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Stuff: Does it matter?

Not as long as these 9-run innings keep a-coming.


It's fun to complain. I do it all the time, partly because the internet makes it tantalizingly easy.

When it comes to the Reds, I probably do it all out of proportion with the complained-about thing. That's a pretty natural state for sports fans. I try to remember, though, that having a bunch of good players on the team is almost all of the battle.

With that in mind, should we complain about things like:

J.J. Hoover pitching a lot

We're only 7 games in - which is a clause you can probably slap onto any sentence written about baseball right now. If there's ever a situation to use a pitcher a lot, it's probably early in the season, with 25-year-old relief pitcher who used to be a starter and is best described as "sturdily built." Hoover threw over 100 innings in each of his minor league seasons from 2009-2011. Not only that, his velocity actually jumped up in his last outing.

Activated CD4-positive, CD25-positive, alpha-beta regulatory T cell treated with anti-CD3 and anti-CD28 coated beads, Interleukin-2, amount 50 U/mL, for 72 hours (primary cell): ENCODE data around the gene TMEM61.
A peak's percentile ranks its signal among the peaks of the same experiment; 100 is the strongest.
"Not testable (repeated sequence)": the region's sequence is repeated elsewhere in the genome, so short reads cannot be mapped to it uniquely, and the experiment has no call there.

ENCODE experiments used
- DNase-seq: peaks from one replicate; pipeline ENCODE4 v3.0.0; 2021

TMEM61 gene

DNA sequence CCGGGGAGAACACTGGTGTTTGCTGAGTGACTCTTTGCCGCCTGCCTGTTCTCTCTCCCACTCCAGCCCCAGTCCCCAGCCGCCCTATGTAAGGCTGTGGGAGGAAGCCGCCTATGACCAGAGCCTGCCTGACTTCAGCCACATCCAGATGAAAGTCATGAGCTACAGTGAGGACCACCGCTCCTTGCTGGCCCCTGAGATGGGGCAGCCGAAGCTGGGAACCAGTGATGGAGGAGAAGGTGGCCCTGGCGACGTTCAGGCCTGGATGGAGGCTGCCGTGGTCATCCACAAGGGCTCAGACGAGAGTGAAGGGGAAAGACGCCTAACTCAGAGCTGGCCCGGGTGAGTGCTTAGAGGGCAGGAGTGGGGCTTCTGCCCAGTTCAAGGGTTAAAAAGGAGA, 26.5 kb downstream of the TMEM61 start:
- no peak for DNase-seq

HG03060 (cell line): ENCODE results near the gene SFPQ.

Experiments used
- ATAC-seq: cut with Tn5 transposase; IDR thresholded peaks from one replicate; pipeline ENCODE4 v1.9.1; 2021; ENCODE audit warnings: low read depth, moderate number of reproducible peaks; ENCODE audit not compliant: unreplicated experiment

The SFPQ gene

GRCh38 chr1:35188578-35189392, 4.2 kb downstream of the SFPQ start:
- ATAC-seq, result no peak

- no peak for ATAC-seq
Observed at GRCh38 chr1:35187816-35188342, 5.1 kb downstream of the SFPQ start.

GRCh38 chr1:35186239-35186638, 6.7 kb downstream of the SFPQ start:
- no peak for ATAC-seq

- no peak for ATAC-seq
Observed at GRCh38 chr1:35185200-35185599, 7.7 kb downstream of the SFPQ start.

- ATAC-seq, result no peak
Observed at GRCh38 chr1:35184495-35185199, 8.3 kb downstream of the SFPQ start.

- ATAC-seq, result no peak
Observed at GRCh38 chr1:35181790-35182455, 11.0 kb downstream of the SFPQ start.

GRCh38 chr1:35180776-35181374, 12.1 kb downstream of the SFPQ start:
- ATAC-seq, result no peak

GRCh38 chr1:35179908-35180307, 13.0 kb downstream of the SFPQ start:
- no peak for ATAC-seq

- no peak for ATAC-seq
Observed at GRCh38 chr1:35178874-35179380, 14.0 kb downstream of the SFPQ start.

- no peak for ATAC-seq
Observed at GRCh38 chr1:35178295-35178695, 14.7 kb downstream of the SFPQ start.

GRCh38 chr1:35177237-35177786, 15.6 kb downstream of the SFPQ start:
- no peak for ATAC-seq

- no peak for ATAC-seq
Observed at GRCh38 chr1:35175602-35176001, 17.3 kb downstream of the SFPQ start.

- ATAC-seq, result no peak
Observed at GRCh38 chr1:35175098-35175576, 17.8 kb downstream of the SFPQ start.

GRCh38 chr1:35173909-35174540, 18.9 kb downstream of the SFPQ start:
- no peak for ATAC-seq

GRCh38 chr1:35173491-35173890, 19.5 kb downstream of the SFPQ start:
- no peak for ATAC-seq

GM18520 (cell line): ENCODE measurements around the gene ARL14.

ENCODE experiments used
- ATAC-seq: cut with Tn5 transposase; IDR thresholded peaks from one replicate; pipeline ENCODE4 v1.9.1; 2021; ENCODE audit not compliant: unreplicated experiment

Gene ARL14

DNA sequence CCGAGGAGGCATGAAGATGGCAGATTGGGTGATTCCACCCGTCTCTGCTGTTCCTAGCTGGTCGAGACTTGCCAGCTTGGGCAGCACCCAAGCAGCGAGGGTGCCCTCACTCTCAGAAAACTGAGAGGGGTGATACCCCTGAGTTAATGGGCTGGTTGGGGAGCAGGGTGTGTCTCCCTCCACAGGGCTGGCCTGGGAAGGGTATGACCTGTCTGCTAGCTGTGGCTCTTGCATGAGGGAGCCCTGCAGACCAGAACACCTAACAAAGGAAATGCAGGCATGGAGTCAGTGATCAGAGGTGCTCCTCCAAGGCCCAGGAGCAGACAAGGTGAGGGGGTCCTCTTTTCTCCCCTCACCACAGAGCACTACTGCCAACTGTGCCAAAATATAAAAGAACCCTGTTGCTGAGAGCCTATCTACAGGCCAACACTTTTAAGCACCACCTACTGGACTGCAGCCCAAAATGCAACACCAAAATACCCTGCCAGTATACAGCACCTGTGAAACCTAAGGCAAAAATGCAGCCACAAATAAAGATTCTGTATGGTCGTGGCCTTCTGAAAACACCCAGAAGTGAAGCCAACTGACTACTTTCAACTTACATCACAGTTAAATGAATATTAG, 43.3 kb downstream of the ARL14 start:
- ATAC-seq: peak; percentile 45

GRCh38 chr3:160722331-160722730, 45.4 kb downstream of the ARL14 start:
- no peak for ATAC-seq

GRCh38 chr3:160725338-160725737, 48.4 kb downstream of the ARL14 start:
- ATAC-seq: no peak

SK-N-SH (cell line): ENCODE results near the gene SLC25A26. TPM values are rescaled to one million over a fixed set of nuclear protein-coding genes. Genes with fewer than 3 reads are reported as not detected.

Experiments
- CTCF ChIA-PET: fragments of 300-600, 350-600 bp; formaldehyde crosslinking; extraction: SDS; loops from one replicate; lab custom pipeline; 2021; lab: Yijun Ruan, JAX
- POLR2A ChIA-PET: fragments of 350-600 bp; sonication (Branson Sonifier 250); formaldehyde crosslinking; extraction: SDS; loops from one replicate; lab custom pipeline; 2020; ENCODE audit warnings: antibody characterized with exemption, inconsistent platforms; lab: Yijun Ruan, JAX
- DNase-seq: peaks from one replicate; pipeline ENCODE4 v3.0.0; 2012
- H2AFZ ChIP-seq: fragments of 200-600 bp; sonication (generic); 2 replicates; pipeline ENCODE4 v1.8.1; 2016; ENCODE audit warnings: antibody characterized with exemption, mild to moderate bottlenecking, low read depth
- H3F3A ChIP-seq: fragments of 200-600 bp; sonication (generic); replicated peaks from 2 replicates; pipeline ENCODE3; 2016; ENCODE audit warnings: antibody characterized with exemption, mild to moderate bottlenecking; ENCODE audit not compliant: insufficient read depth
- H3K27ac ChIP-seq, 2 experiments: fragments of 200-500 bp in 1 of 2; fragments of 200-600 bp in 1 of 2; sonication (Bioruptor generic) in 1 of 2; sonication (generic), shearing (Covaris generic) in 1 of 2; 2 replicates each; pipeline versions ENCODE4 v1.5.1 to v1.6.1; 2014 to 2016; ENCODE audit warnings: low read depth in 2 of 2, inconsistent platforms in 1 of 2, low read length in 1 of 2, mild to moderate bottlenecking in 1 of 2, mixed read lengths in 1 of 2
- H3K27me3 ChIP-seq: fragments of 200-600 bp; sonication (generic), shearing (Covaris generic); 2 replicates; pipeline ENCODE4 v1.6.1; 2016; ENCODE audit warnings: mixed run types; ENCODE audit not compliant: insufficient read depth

Still, 5 appearances in 7 games and 117 pitches is a bit much, isn't it? Meanwhile, Sean Mashall and Manny Parra have combined for 3 innings and 41 pitches. Growth plates don't close until the mid-20s in some young men and stamina can be an issue - emotional and physical - especially in your first full season in the majors.

Dusty distributed the workload in the bullpen pretty well last year, so there's plenty of reason to believe his is an April anomaly.

Shin-soo Choo in center field

Choo just isn't a good center fielder. He might even be among the worst in the majors. I tried to make the argument before the season that, even if he was THE WORST, he'd still be a major upgrade to the team. That will remain true, especially if he hits better than expected.

But that doesn't mean he has to stay in center field with Ludwick out for at least half the season. Playing center field in some exhibition games in March does not suddenly make one a centerfielder. Nor suddenly unable to play corner outfield - let alone the easier corner.

Chris Heisey is a better fielder, with more center field experience and does not have ongoing lower back problems. There's no perspective I can think of that makes sense to leave Choo in CF, other than the desire not to let an early vote of no confidence mess with what Choo has going at the plate. And that's not insignificant.

The Reds can win the division with Choo in CF. But should they have to?

Joey Votto's power outage

This doesn't matter.